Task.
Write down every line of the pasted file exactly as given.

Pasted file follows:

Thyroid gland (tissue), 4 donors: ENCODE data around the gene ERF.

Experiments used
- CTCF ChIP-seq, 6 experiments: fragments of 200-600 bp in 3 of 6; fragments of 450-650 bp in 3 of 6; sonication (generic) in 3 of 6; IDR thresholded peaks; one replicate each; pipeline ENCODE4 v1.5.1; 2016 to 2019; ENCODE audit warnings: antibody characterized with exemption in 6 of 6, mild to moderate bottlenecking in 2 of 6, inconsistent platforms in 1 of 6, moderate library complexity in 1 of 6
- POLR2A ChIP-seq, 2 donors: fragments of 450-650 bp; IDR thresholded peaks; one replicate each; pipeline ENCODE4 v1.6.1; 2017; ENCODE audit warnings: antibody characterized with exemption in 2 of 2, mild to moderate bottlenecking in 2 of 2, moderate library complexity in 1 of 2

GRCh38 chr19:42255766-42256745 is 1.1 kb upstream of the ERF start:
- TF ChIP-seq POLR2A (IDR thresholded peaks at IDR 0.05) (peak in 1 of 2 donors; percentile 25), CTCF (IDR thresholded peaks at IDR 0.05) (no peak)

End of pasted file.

Thyroid gland (tissue), 4 donors: ENCODE data around the gene ERF.

Experiments used
- CTCF ChIP-seq, 6 experiments: fragments of 200-600 bp in 3 of 6; fragments of 450-650 bp in 3 of 6; sonication (generic) in 3 of 6; IDR thresholded peaks; one replicate each; pipeline ENCODE4 v1.5.1; 2016 to 2019; ENCODE audit warnings: antibody characterized with exemption in 6 of 6, mild to moderate bottlenecking in 2 of 6, inconsistent platforms in 1 of 6, moderate library complexity in 1 of 6
- POLR2A ChIP-seq, 2 donors: fragments of 450-650 bp; IDR thresholded peaks; one replicate each; pipeline ENCODE4 v1.6.1; 2017; ENCODE audit warnings: antibody characterized with exemption in 2 of 2, mild to moderate bottlenecking in 2 of 2, moderate library complexity in 1 of 2

GRCh38 chr19:42255766-42256745 is 1.1 kb upstream of the ERF start:
- TF ChIP-seq POLR2A (IDR thresholded peaks at IDR 0.05) (peak in 1 of 2 donors; percentile 25), CTCF (IDR thresholded peaks at IDR 0.05) (no peak)